After students approached the high court against the Medical Course Bill, the govt feared that the judgement might go against it.

Now only medical students under govt quota to do mandatory rural service in Karnataka
news Education Tuesday, May 02, 2017 - 17:05

The new academic year might see only those medical graduates who availed admission through government quotas, doing the compulsory one year rural service in Karnataka.

The Medical Course Bill which was approved in 2015 had required all the medical students, including the management and NRI quota students, to do one year of mandatory rural service. But this was followed by students approaching the court and getting a stay.

Anticipating that the judgment might go against it, the government filed an affidavit in the high court proposing changes to the rule by restricting it to those students who pass out from the government quota.

"The students who get in through government quota are duty-bound to serve the society. Earlier, the government had made the rule intending it for all the students, but the non-government students went to court," said Dr. Dayanand, Deputy Director of Medical Education, Karnataka.

He went on to say that it will be made a part of the training and students who fail to do the rural service program will have to pay a penalty and will not be able to obtain their degree certificates.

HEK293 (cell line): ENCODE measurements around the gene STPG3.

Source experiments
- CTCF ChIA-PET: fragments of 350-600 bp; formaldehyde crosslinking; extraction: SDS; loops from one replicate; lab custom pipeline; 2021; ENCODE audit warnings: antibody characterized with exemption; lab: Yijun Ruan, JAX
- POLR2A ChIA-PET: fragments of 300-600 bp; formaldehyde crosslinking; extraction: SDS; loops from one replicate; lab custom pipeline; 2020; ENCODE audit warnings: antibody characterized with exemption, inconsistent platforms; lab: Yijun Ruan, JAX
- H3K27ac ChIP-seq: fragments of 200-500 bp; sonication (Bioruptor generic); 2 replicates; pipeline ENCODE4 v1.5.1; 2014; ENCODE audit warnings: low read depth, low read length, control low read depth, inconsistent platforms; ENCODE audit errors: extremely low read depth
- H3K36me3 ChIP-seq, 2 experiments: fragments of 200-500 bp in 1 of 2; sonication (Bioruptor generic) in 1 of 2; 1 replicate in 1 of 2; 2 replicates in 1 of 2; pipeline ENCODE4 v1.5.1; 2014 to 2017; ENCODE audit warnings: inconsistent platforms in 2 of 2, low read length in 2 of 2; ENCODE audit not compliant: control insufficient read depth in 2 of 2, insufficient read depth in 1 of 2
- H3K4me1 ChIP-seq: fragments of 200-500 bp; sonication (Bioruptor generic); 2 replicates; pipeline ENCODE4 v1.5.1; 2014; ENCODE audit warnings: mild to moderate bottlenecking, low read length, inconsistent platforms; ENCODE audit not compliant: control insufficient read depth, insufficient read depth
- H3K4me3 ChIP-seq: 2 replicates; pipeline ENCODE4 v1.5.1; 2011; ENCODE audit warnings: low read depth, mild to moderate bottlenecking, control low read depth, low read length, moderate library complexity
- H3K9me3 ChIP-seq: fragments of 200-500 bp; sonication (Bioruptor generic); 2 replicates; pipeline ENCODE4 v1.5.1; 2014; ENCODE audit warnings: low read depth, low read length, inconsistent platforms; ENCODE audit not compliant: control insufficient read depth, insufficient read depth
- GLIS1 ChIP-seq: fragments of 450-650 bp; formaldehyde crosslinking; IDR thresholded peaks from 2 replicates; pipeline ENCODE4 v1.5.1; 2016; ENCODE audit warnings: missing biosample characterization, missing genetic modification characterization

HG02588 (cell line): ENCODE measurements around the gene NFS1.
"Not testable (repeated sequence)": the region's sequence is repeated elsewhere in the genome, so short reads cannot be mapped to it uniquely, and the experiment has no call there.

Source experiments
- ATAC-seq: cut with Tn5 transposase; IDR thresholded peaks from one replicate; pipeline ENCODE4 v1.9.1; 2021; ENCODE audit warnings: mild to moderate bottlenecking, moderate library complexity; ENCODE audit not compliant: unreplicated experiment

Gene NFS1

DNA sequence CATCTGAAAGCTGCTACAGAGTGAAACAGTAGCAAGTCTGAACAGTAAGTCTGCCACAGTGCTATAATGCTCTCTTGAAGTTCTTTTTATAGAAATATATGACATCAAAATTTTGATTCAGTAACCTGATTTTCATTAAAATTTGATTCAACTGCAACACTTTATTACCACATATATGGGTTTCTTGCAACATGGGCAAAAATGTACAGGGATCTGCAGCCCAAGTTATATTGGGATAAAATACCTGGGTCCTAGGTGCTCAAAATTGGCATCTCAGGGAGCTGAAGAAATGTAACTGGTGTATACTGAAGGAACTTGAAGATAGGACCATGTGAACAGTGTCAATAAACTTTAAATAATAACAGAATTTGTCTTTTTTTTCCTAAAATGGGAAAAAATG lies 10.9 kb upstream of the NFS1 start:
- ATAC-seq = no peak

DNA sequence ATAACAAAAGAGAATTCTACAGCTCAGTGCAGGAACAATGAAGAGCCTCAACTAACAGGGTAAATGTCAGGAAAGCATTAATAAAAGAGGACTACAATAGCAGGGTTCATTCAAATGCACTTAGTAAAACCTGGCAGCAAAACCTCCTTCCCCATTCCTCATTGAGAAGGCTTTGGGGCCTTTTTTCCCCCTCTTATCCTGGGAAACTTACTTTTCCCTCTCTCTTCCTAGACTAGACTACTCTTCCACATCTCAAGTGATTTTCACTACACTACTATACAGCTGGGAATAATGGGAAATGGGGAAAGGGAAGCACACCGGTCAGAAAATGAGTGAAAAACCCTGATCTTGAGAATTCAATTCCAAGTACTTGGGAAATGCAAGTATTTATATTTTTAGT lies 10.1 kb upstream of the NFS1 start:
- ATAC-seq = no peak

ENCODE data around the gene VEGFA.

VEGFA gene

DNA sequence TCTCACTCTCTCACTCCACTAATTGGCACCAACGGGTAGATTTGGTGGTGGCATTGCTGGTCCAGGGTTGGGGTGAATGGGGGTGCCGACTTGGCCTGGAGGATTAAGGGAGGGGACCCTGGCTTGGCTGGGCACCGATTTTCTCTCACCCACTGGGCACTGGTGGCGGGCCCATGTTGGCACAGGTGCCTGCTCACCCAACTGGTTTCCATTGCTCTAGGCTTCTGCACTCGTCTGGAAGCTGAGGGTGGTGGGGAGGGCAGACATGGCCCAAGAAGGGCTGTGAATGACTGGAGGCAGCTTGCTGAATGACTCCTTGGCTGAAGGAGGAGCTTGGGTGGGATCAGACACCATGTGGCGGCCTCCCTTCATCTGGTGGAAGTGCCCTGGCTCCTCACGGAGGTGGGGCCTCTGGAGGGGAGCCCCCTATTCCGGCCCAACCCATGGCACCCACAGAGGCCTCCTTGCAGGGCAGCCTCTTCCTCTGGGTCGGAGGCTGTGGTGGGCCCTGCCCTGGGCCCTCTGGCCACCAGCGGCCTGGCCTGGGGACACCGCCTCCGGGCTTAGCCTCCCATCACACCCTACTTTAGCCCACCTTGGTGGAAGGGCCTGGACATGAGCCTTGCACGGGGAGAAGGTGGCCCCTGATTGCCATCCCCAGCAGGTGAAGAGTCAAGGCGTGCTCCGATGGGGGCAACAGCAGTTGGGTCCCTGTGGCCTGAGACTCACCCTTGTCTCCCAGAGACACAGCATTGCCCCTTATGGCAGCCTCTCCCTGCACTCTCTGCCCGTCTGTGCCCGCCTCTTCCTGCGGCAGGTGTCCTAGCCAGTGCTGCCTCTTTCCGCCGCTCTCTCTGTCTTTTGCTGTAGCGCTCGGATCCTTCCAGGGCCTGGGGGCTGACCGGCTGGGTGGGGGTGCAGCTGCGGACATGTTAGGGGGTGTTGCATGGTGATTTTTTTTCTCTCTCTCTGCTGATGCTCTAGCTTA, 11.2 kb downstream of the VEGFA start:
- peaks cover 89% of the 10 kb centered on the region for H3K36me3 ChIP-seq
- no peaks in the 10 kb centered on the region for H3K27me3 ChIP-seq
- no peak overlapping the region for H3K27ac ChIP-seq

Many of the medical students refuse to do the rural service despite the government spending around Rs.6 lakh each on those who fall under the government quota. According to information provided by the Department of Health and Family Welfare, only 18 out of the 4000 graduates who received their diplomas, MD and MBBS degrees in 2017 opted for rural service.

The officials told the Times of India that the students who take admission through the government quota will have to sign a bond that they will serve for one year in a rural area after the completion of their studies. They added that a fine of Rs.10 lakh will have to be paid in case of violation of the bond, as per the new provisions.

Reacting to this possibility, Anjana (21), a student of Bangalore Medical College and Research Institute (BMC) told The News Minute, "It would be really unfair because we have been working hard from our undergraduate days itself. While we have 36 continuous working hours during our internship, it is almost like a holiday for the private people. And the rural service being compulsory only for the government quota students is not very reasonable as it means more hard work."

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